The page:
“Yes,” said E., “but that was before I realized just how annoying a little sister can be! Although I guess if you did have another baby when I was older, like maybe seven, and P. was big enough to look after herself a bit more, when that baby got bigger and was very annoying to P., I could say to P., ‘Yes, P., this is just what it was like when you were a toddler.’ Because otherwise P. won’t get to know what it is like to have someone that annoying.”
I agreed that the baby of the family never had the experience of the younger sibling always getting into their stuff, but then pointed out that P. would always have to wait to be old enough to do the things that E. could do.

P. mimics everything that he does (and everything that we do too). She uses remote controls as telephones (along with blocks and anything else that seems remotely suitable) when she can’t get her hands on my actual phone. I have to keep it well hidden because she can push the button to turn it on and can swipe the screen. I didn’t have a smartphone with E. so this is an entirely new experience.


P. likes to play with small vehicles, especially tractors, and our collection of Schleich animals. Mostly this play involves carrying them around, putting them in bags and baskets and then taking them out again, and dumping them all over the floor, but she does occasionally push the vehicles along the carpet. She still loves balls, although not as much as she did when she was closer to the year mark. She is almost ready to play trains with her brother as she is getting the idea of pushing the train along the track, but she also likes to take the track apart, so that’s still an exercise in frustration rather than a fun group activity.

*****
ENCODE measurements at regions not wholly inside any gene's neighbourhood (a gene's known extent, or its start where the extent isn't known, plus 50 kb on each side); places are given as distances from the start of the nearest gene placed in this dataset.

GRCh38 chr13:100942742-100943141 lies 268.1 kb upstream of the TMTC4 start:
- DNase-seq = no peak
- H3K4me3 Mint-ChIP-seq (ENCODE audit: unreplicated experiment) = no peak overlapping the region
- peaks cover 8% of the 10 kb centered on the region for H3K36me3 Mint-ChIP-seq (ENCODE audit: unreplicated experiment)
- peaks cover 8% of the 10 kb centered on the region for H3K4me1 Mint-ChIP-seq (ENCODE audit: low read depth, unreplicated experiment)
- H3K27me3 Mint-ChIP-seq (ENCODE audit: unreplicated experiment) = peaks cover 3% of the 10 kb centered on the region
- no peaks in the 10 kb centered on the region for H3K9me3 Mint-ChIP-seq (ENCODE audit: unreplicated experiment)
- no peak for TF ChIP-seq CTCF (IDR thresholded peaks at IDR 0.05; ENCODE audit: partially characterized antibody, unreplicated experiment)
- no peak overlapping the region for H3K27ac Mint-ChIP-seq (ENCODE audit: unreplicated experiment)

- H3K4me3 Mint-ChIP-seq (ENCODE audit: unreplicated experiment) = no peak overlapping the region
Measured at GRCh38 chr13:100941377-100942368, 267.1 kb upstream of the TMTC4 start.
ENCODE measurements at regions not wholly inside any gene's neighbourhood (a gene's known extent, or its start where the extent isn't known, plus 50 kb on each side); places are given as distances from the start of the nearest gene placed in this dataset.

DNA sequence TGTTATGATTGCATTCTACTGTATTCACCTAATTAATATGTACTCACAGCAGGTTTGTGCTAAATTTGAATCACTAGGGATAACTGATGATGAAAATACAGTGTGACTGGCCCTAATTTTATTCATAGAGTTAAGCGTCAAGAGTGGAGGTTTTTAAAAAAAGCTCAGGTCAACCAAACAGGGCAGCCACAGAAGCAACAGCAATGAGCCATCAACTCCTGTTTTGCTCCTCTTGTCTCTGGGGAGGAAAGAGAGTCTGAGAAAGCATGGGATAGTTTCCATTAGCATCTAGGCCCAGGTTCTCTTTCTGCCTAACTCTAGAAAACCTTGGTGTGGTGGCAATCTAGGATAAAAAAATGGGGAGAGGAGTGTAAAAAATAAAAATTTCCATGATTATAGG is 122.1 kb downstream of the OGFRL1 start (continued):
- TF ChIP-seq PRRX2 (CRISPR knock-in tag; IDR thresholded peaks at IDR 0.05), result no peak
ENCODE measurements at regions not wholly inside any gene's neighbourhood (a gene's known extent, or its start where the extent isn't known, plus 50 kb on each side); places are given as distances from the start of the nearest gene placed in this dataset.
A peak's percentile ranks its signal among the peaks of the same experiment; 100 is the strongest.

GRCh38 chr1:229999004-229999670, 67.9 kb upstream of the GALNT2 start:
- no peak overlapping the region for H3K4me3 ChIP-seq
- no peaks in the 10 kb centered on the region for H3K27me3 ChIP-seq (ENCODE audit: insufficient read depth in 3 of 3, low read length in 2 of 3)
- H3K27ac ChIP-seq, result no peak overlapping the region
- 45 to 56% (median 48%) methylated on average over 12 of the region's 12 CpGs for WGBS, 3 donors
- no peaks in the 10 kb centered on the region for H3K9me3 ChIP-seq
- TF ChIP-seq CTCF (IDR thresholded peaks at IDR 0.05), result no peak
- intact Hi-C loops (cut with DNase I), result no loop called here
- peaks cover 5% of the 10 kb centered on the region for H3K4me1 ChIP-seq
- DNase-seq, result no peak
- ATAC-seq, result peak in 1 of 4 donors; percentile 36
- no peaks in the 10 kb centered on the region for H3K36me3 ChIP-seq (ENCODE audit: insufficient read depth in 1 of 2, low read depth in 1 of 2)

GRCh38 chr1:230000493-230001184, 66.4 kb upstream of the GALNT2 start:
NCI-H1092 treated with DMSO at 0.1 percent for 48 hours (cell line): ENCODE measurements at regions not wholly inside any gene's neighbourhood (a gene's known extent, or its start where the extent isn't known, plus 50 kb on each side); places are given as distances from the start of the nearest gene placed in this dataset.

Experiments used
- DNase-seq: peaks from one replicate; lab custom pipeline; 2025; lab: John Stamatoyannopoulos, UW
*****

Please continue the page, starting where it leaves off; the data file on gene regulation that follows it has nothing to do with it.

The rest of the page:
Without a doubt, her favourite toy is my old Cabbage Patch Kid. I have been having a really hard time with this. I loathed dolls as a child (I thought they were creepy and pointless) and spent years collecting and playing with model horses (I had hundreds of them- no exaggeration). When E. showed absolutely no interest in playing with dolls as a child, gravitating instead immediately towards vehicles, trains, and building toys, I was disappointed. Now I’m disappointed that P. doesn’t care much for those toys but will carry the doll around all day long. This is my own problem, not theirs; there is nothing inherently gendered or wrong with any of these toys and they should be allowed to explore and enjoy their own interests.